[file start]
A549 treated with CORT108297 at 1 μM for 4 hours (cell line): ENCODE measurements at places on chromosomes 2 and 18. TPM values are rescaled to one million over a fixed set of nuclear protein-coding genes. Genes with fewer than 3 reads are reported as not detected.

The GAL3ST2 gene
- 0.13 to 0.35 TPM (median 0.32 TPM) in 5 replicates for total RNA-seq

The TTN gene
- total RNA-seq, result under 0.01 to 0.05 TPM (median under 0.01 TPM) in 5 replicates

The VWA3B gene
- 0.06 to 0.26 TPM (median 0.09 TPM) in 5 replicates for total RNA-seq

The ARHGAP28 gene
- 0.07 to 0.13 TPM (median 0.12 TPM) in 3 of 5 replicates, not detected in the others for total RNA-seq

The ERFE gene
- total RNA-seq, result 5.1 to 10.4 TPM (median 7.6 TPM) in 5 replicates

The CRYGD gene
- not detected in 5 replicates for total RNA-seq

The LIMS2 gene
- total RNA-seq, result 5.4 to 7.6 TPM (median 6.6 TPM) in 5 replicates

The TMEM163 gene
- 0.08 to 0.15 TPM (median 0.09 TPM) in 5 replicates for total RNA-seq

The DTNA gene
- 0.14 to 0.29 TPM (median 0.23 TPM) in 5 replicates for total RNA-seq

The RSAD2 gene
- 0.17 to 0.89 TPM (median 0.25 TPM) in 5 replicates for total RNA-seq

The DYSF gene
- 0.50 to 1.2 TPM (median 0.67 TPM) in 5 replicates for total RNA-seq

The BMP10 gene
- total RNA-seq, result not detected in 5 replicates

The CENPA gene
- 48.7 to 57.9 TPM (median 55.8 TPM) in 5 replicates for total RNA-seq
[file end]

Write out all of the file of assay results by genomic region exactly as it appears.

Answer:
A549 treated with CORT108297 at 1 μM for 4 hours (cell line): ENCODE measurements at places on chromosomes 2 and 18. TPM values are rescaled to one million over a fixed set of nuclear protein-coding genes. Genes with fewer than 3 reads are reported as not detected.

The GAL3ST2 gene
- 0.13 to 0.35 TPM (median 0.32 TPM) in 5 replicates for total RNA-seq

The TTN gene
- total RNA-seq, result under 0.01 to 0.05 TPM (median under 0.01 TPM) in 5 replicates

The VWA3B gene
- 0.06 to 0.26 TPM (median 0.09 TPM) in 5 replicates for total RNA-seq

The ARHGAP28 gene
- 0.07 to 0.13 TPM (median 0.12 TPM) in 3 of 5 replicates, not detected in the others for total RNA-seq

The ERFE gene
- total RNA-seq, result 5.1 to 10.4 TPM (median 7.6 TPM) in 5 replicates

The CRYGD gene
- not detected in 5 replicates for total RNA-seq

The LIMS2 gene
- total RNA-seq, result 5.4 to 7.6 TPM (median 6.6 TPM) in 5 replicates

The TMEM163 gene
- 0.08 to 0.15 TPM (median 0.09 TPM) in 5 replicates for total RNA-seq

The DTNA gene
- 0.14 to 0.29 TPM (median 0.23 TPM) in 5 replicates for total RNA-seq

The RSAD2 gene
- 0.17 to 0.89 TPM (median 0.25 TPM) in 5 replicates for total RNA-seq

The DYSF gene
- 0.50 to 1.2 TPM (median 0.67 TPM) in 5 replicates for total RNA-seq

The BMP10 gene
- total RNA-seq, result not detected in 5 replicates

The CENPA gene
- 48.7 to 57.9 TPM (median 55.8 TPM) in 5 replicates for total RNA-seq